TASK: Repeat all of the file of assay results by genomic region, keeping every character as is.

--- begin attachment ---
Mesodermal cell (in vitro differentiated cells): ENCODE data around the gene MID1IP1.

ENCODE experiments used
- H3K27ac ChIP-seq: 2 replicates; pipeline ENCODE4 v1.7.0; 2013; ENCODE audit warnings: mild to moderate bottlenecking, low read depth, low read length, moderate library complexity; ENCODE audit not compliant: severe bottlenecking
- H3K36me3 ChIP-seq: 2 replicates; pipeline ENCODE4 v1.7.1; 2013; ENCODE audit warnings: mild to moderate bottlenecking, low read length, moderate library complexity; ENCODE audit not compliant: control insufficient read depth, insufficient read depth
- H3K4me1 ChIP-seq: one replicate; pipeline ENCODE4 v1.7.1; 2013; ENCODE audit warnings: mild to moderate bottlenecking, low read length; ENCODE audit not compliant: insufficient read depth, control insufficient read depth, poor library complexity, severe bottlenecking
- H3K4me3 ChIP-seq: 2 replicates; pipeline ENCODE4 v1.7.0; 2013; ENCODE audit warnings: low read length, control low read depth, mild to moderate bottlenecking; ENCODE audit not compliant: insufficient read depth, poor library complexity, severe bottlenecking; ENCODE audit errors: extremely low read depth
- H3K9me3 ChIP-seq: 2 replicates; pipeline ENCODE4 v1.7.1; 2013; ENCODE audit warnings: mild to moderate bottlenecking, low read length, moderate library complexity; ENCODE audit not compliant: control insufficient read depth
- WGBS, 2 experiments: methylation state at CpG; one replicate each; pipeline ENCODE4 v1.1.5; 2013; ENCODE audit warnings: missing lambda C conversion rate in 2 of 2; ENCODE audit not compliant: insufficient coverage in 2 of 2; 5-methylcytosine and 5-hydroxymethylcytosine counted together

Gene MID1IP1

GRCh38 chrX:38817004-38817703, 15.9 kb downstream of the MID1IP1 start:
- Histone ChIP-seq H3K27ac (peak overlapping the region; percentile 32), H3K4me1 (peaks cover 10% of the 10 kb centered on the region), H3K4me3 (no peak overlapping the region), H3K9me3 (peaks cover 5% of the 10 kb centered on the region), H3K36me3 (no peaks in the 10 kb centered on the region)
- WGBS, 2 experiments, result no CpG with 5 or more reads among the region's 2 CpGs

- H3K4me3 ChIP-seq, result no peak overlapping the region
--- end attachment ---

Mesodermal cell (in vitro differentiated cells): ENCODE data around the gene MID1IP1.

ENCODE experiments used
- H3K27ac ChIP-seq: 2 replicates; pipeline ENCODE4 v1.7.0; 2013; ENCODE audit warnings: mild to moderate bottlenecking, low read depth, low read length, moderate library complexity; ENCODE audit not compliant: severe bottlenecking
- H3K36me3 ChIP-seq: 2 replicates; pipeline ENCODE4 v1.7.1; 2013; ENCODE audit warnings: mild to moderate bottlenecking, low read length, moderate library complexity; ENCODE audit not compliant: control insufficient read depth, insufficient read depth
- H3K4me1 ChIP-seq: one replicate; pipeline ENCODE4 v1.7.1; 2013; ENCODE audit warnings: mild to moderate bottlenecking, low read length; ENCODE audit not compliant: insufficient read depth, control insufficient read depth, poor library complexity, severe bottlenecking
- H3K4me3 ChIP-seq: 2 replicates; pipeline ENCODE4 v1.7.0; 2013; ENCODE audit warnings: low read length, control low read depth, mild to moderate bottlenecking; ENCODE audit not compliant: insufficient read depth, poor library complexity, severe bottlenecking; ENCODE audit errors: extremely low read depth
- H3K9me3 ChIP-seq: 2 replicates; pipeline ENCODE4 v1.7.1; 2013; ENCODE audit warnings: mild to moderate bottlenecking, low read length, moderate library complexity; ENCODE audit not compliant: control insufficient read depth
- WGBS, 2 experiments: methylation state at CpG; one replicate each; pipeline ENCODE4 v1.1.5; 2013; ENCODE audit warnings: missing lambda C conversion rate in 2 of 2; ENCODE audit not compliant: insufficient coverage in 2 of 2; 5-methylcytosine and 5-hydroxymethylcytosine counted together

Gene MID1IP1

GRCh38 chrX:38817004-38817703, 15.9 kb downstream of the MID1IP1 start:
- Histone ChIP-seq H3K27ac (peak overlapping the region; percentile 32), H3K4me1 (peaks cover 10% of the 10 kb centered on the region), H3K4me3 (no peak overlapping the region), H3K9me3 (peaks cover 5% of the 10 kb centered on the region), H3K36me3 (no peaks in the 10 kb centered on the region)
- WGBS, 2 experiments, result no CpG with 5 or more reads among the region's 2 CpGs

- H3K4me3 ChIP-seq, result no peak overlapping the region